[0103] 2,3,4,6-Tetra-O-acetyl-a-D-glucosyl bromide (1.23 g, 3.00 mmol) in acetonitrile (5 mL) was added to a suspension of 3-nitrophenol (0.501 g, 3.60 mmol), silver carbonate (0.496 g, 1.8 mmol), and DIEA (0.627 mL, 3.60 mmol) in acetonitrile (10 mL). After reaction over night under Ar, the reaction mixture was concentrated. The residue was dissolved in EtOAc (100 mL), extracted with 1M H2SO4 (2×25 mL), 0.5M NaOH (2×15 mL), and brine (2×25 mL), dried (MgSO4), and concentrated. One recrystallization from EtOH-H2O (2:1) yielded 0.846 g (60%) of a colorless solid (98% pure by RP-HPLC, 215 nm). This material was deprotected and hydrogenated as described for 3a, which upon concentration yielded an oil that crystallized from EtOH and was lyophilized (petroleum ether) to yield an essential quantitative yield containing a small amount of sodium acetate. Pure by TLC (Rf0.57; DCM-acetone-MeOH 6:2:2) and gave a bright pink color with ninhydrin.

[0104] An aliquot was treated with AC2O-pyridine (3:1) and characterized as the per-acetate: Colorless foam; no clear mp.; 1H-NMR (400 MHz, CDCl3) d 7.40 (2H, m); 7.18 (1H, t, J=8.1 Hz), 704 (1H, J=7.9 Hz), 6.71 (1H, d, J=7.9 Hz), 5.29-5.20 (2H, m), 5.14 (1H, dd, J=9.2, 9.6 Hz), 5.07 (1H, d, J=7.4 Hz), 4.27 (1H, dd, J=4.7, 12.3 Hz), 4.15 (1H, dd, J=1.5, 12.3 Hz), 3.89-3.80 (1H, m), 2.13 (3H, s), 2.04 (3H, s), 2.03 (3H, s), 2.01 (3H,s), 2.00 (3H, s); 13H-NMR (100 MHz, CDCl3) d 170.6, 170.2, 169.4, 169.3, 168.3, 157.2, 139.2, 129.7, 114.3, 112.7, 108.7, 99.0, 72.8, 72.1, 71.1, 68.2, 61.8, 24.6, 20.6 (four C); Anal. calcd. for C22H27N011: C 54.88, H 5.65, N 2.91; found C 54.59, H 5.78, N 2.98; MS: m/z calcd. for C22H23N011: 482.17 (M+H), found 482.2; Uv: 243 nm (ε14.8×10−1 M3cm−1), 278 nm (ε3.42×103 M−1 cm−1).

[0105] 2-Aminopheny1-β-D-g1ucopyranoside 3c:

[0106] 2-Nitrophenyl-β-D-glucopyranoside (Sigma) was hydrogenated as described for 3a. After removal of catalyst and solvent, an essential quantitative yield of a white solid was obtained directly; again contained small amounts of salts. Pure by TLC (Rf. 0.45, DCM-acetone-MeOH 6:2:2) and produced a bright pink color upon reaction with ninhydrin.

[0107] An aliquot was treated with Ac2O-pyridine (3:1) and characterized as the per-acetate: Colorless crystals; mp. 181-183° C. (lit._Ref511014855\f\h2 185-187° C.); 1H-NMR (400 MHz, CDCI3) d 8 36 (1H, dd, J=1.5, 8.1 Hz), 7.82 (1H, s), 7.04 (1H, dd, J=1.5 Hz, 8.1 Hz), 6.97 (1H, dt, J=1.5 Hz, 8.1 Hz 6.91 (1H, dd, J=1.5, 8.1 Hz), 5.34(1H, dd, J=9.0, 9.8 Hz), 5.28 (1H, dd, J=7.5, 9.8 Hz), 5.12 (1H, dd, J=9.1, 9.3 Hz), 5.00 (1H, d, J=7.6Hz), 4.31 (1H, dd, J=5.4, 12.4Hz), 4.14 (1H, dd, J=2.4, 12.4Hz), 3.88 (1H, ddd, J =2.3, 5.4, 12.4 Hz), 2.18(3H, s), 2.05 (6H, 2xs), 2.03 (6H, s); 13H-NMR (100 MHz, cDCl3) d 170.4, 170.4, 169.9, 169.4, 168.6, 145.0, 128.9, 123.8, 123.4, 120.3, 113.7, 99.8, 72.1, 71.8, 71.4, 68.2, 61.7, 60.3, 24.5, 20.8, 20.6, 20.5 (two C); Anal calcd. for C22H27NO11: C54.88, H 5.65, N 2.91; found C 55.06, H0.87, N 2.87; MS: m/z calcd. for C22H23NO11: 482.17 (M+H), found 482.4; UV: 243 nm (s.13.9×103 M−1 cm−1, 278 nm (s 3.85×103 M−1 cm−1).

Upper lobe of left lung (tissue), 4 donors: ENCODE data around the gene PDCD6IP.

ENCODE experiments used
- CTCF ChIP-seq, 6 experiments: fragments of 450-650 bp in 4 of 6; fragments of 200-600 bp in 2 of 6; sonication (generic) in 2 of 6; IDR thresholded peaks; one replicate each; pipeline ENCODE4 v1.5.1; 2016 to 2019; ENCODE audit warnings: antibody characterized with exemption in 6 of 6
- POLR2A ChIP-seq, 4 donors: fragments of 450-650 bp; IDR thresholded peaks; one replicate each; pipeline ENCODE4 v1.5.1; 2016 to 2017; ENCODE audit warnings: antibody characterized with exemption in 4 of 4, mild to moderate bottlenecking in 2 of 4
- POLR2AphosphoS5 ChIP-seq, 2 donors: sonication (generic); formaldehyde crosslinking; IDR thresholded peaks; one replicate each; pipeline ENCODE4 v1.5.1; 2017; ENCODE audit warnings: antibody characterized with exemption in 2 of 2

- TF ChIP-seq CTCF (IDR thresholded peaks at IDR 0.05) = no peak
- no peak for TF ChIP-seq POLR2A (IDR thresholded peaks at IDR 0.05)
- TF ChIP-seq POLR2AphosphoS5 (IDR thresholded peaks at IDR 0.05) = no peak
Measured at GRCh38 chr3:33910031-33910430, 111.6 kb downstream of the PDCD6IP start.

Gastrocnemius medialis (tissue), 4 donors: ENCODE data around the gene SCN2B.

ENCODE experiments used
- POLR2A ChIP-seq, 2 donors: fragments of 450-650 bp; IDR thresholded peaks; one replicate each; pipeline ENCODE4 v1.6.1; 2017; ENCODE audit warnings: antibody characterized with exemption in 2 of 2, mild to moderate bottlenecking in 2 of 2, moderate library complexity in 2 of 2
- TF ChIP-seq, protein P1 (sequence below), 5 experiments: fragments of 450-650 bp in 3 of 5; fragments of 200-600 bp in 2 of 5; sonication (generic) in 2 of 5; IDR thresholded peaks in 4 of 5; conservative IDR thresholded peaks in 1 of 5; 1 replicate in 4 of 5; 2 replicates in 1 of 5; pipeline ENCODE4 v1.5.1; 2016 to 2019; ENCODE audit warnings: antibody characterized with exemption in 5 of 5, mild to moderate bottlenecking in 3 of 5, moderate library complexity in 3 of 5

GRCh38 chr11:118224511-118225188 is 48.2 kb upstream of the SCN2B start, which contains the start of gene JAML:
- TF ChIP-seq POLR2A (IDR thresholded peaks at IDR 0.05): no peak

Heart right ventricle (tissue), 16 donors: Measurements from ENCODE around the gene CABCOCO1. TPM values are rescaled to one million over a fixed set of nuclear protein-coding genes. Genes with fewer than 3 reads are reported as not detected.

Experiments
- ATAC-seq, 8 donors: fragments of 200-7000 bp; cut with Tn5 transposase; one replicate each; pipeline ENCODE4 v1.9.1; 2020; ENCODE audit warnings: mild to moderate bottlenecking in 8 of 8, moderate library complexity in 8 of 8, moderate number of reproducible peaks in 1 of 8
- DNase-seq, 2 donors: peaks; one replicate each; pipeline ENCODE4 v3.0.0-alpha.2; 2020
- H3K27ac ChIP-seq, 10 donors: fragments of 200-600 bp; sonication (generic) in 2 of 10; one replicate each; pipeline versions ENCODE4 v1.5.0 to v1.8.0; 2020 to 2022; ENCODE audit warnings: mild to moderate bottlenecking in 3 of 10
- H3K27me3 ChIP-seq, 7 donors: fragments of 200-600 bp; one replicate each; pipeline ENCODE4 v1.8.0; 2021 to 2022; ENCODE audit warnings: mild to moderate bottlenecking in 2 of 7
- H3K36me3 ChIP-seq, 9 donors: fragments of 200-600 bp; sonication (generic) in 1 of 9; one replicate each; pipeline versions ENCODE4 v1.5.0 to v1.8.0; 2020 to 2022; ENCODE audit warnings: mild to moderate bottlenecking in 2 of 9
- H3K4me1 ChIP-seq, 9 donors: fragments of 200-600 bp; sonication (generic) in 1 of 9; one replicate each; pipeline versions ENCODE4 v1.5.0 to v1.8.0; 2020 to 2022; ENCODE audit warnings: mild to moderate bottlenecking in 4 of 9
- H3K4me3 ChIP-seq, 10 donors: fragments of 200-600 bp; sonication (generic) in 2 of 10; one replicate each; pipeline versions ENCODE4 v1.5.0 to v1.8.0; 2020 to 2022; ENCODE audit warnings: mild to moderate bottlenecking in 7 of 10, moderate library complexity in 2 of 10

EXAMPLE 2

Preparation of Resins

[0108] PEGA resin (loading of 0.20 mmol/g; swollen in MeOH; 9.41% by weight) was washed with 2×DMF, 2×DIEA-DMF (1:49), 1×DMF. o-PALdehyde was coupled using a standard peptide coupling protocol by dissolving o-PALdehyde, BOP, and HOBt (2.0 equiv each) DMF. DIEA(5 equiv) was added, allowed to stand for 5 min and the reaction mixture was added to the above resin. After shaking for 16 hours (400 min−1), the resin was washed with 3×DMF, 3×DCM-MeOH (2:1), and 5×DCM. Kaiser test (ninhydrin) at this point was clearly negative, but an acetylation with Ac2O-pyridine (2:1) for 16 hours was maintained nevertheless. After another washing (3×DMF, 3×DCM-MeOH (2:1), 5×DCM), one of three regioisomers of aminophenyl-β-D-glucopyranoside prepared in Example 1 (3a-c, 5 equiv) was coupled by reductive amination in the presence of NaBH3CN (10 equiv) in AcOH—MeOH (1:99). After shaking for 16 hours, resins were washed again (3×DMF, 3×DCM-MeOH (2:1), and 5×DCM) and collapsed with diethyl ether in DCM as in the above mentioned sequences.

EXAMPLE 3

Solid Phase Glycosylations